Enniskillen school pupil took upskirt images 'as prank'
A teenager who took upskirt images of two teachers at a Fermanagh school committed a "childish prank", but not a criminal act, a court has been told.
The boy is charged with five counts of committing an act of a lewd, obscene and disgusting nature and outraging public decency.
He took five images involving two female teachers at Enniskillen Royal Grammar School in 2015 and 2016.
He was 14 and 15 years old at the time of the incidents.
The defendant, who is no longer a pupil at the school, did not appear for the hearing at the youth court sitting in Strabane.
The fact that the images were taken by the pupil are not in dispute, but the case centres on legal definitions of the offence.
'Trying to shoehorn the facts'
There is currently no offence of "upskirting" in criminal law in Northern Ireland.
Defence barrister Frank O'Donoghue QC said Parliament had recently shown an "identifiable need that conduct of this type needs to be subject of a statutory offence".
However, he said "the prosecution is trying to shoehorn the facts of this case into the current unsatisfactory state of the law".
The act of a lewd, obscene and disgusting nature must happen in a public place where there is a real possibility members of the public might witness what happens.
Prosecution lawyer Michael Chambers argued that "upskirting" has on many occasions found to amount to an act to outrage public decency.
'Gross and humiliating'
He said the motivation for taking an image of this type is "irrelevant".
He described it as a "gross and humiliating attack on these two ladies carrying out their work" and said other pupils and members of staff were present.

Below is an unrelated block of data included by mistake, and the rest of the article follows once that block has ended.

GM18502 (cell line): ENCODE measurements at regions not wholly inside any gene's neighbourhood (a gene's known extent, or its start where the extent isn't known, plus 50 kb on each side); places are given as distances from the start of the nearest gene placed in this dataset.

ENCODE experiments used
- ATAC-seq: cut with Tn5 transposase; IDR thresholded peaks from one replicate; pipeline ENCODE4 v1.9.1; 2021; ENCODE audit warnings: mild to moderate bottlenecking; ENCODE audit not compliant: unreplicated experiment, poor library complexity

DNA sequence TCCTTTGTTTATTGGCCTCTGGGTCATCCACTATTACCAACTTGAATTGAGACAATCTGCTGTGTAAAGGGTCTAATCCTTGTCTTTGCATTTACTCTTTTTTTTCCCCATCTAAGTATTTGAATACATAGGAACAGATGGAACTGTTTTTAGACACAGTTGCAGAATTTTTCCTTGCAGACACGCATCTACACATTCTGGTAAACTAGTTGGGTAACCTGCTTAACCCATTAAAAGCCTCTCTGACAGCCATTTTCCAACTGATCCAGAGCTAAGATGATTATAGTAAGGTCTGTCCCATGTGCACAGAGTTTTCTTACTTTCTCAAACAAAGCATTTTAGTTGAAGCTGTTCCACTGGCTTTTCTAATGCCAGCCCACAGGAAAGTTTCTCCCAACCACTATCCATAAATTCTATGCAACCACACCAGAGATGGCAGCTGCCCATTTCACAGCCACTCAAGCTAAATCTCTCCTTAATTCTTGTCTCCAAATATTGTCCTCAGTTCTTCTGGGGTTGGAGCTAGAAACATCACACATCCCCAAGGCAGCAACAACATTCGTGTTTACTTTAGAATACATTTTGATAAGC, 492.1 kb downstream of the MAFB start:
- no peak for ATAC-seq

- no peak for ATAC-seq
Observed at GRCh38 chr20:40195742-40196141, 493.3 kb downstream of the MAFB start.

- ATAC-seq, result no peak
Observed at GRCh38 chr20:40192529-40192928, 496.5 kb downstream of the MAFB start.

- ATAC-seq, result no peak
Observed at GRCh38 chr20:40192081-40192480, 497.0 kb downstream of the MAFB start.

If the court ruled that they were not "members of the general public", visitors to the school would meet this definition.
The defence lawyer, Mr O'Donoghue, said "these teachers have been the victims of an unsavoury act" and his client now realised that.
The "stupidity of his own conduct is now better appreciated" he added.
"The victims have been outraged with the invasion of their privacy but that is not the test."
He said his client was "a teenage boy engaged in a childish prank to impress his peers" and it was not an act that would outrage people.
"Dare say this is not the first time such an event had happened within a school setting," Mr O'Donoghue said.
"We live in a world changed by mobile phones and cameras.
"But teenage bravado has always been a part of life."
He argued the circumstances of how these images were taken were unknown.
"We don't know if his fellow pupils knew and laughed, guffawed along with him," he said.
He argued that a school is not a place to which the general public has access and that the prosecution case was not proven.
Initially the Public Prosecution Service (PPS) decided not to prosecute the pupil for the offence of voyeurism.
It said that the activities reported to them by police as having been committed did not constitute an offence in criminal law.
The PPS said that the women teachers involved "were not observed doing a private act and therefore the evidential test in respect of the offence of voyeurism" was not met.
The youth court panel reserved judgment and will deliver its ruling next month.